Craig's easy, middle-American demeanor made him easy to like. I felt comfortable in his presence almost from the moment we shook hands, and he immediately put me at ease in this frenetic setting. Not long after I arrived, Guy Nicolucci followed, sitting in the booth next to Craig. We spent the next hour or so getting acquainted, assessing each other's professional and "spiritual" credentials. Were these guys true kindred spirits? What did they want? And more importantly, what and how were they going to do to contribute?
We agreed to spend the next few months working together in a trial arrangement. The idea of Roadside having actual representation in the media capital of the world, of course, had great appeal to me. Craig and Guy facilitated the effort to spread the magazine by placing copies in every diner in Manhattan in one fell swoop. Their editorial contributions soon followed. Both good writers, they introduced readers to some of that area's more notable examples of the genre.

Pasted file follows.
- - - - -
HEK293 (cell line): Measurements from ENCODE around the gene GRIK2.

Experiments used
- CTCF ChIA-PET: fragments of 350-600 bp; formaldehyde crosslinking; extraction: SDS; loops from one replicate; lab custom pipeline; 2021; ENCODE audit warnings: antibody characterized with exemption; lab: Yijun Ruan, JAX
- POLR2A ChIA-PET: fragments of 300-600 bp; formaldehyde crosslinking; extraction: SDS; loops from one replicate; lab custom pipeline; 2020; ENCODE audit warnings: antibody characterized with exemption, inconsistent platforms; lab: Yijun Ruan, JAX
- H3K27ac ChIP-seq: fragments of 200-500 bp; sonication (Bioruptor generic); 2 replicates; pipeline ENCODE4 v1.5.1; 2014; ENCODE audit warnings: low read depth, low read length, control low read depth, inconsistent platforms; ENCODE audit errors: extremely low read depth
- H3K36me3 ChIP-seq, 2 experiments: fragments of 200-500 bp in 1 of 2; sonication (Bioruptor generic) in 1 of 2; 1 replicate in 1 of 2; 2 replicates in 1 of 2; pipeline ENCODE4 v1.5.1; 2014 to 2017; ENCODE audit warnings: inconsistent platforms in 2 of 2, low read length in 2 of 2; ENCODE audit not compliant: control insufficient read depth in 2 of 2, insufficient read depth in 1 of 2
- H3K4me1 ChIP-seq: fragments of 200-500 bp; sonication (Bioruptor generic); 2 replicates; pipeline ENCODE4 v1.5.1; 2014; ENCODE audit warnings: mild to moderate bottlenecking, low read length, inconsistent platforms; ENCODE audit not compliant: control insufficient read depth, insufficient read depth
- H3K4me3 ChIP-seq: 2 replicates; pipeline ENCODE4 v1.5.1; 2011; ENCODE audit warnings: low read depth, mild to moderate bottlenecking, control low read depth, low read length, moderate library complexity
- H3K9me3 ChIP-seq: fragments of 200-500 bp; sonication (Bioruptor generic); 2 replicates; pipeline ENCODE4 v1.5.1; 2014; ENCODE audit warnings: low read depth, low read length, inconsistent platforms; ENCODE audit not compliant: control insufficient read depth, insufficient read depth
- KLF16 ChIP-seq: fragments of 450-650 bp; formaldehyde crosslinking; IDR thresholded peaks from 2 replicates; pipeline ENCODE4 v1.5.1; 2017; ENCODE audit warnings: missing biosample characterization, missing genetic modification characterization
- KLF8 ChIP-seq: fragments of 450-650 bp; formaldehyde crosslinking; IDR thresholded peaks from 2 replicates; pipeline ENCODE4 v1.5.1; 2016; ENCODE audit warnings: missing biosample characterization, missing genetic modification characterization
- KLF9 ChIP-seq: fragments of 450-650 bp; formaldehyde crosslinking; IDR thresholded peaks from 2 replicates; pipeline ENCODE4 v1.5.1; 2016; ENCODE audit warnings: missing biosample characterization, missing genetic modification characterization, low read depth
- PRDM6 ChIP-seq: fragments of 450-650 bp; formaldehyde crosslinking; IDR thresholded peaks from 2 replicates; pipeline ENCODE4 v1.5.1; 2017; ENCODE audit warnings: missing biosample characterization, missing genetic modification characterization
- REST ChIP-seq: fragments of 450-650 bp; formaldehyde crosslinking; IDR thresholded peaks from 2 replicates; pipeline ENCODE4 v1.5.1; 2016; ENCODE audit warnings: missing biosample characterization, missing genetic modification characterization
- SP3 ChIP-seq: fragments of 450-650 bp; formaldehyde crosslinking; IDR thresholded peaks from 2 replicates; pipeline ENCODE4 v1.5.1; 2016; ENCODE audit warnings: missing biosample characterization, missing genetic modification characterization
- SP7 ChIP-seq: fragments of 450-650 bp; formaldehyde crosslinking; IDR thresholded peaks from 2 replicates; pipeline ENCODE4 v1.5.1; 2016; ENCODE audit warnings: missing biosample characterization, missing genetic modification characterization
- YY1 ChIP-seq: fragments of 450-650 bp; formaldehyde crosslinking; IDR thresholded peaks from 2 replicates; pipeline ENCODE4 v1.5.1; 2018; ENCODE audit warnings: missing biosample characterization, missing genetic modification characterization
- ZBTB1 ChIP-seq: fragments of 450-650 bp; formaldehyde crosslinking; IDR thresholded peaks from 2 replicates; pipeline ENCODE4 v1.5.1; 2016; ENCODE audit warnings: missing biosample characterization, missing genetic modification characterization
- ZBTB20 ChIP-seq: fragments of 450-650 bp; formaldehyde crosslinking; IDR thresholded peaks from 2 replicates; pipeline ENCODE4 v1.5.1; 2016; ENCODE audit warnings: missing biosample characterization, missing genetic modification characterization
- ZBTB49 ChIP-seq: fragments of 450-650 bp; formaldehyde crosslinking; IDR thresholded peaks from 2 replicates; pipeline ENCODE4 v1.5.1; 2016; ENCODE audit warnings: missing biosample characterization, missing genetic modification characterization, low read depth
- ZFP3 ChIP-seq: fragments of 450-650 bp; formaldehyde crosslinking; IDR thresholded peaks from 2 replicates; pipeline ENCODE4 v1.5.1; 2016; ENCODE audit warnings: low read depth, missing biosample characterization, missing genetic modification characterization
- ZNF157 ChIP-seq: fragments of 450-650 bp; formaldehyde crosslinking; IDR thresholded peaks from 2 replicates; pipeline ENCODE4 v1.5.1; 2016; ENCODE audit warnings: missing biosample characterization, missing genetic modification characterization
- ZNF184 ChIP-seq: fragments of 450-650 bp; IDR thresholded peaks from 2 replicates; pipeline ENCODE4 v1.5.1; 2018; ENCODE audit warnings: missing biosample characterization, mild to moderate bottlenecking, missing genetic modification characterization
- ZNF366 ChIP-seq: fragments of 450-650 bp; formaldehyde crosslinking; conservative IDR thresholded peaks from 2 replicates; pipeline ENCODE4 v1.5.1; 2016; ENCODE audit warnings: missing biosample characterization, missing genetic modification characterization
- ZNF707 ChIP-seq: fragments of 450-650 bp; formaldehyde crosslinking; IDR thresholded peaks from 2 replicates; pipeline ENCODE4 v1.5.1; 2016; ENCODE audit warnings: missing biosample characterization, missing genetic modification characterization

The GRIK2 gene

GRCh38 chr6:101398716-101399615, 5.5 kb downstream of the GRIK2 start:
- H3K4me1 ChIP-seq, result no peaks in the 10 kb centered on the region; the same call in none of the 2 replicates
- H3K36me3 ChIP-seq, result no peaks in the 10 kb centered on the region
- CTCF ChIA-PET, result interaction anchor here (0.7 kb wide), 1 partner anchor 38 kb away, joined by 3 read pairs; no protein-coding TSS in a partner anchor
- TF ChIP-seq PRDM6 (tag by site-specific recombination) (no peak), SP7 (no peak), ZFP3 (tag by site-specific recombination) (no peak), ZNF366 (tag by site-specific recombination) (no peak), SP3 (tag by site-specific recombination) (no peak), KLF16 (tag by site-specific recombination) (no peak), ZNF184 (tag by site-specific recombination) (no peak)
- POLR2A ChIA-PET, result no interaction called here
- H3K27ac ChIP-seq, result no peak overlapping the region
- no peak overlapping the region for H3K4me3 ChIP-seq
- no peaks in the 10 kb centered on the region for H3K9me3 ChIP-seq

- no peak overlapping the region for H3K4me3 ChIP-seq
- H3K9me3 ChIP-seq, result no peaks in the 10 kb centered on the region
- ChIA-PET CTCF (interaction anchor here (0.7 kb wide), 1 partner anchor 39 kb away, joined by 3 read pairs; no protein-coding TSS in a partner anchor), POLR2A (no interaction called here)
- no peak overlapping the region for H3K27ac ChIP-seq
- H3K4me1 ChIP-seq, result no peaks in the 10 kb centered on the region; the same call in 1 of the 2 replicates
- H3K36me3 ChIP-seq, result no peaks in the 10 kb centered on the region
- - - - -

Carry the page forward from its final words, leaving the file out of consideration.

For the first time, Roadside extensively used email as a method of transmitting information. The three of us had AOL accounts then, and we took full advantage of the new technology to establish this spunky little virtual enterprise.
One immediate reward of this new arrangement came soon after I received a call from the editor of the New York Press, a weekly alternative paper and a conservative counterpoint to the Village Voice. John Strausbaugh penned a story that for years remained the most complimentary assessment of our mission in print. About the same time, Roadside generated some substantial ink from the New York Daily News, where we learned that its publisher, Jim Wilse was a big fan of diners. Sadly, this half-page in the city's second-largest paper generated no discernable increase in subscriptions. The Press brought some attention, but hardly the blockbusting response we had hoped for.
During 1992 and into 1993, I had a great time experiencing my small taste of New York City culture. Craig and Guy had lived in the city for several years by that time in their lives, so they had become accustomed to its rhythms and offerings and served as authoritative guides to its culture.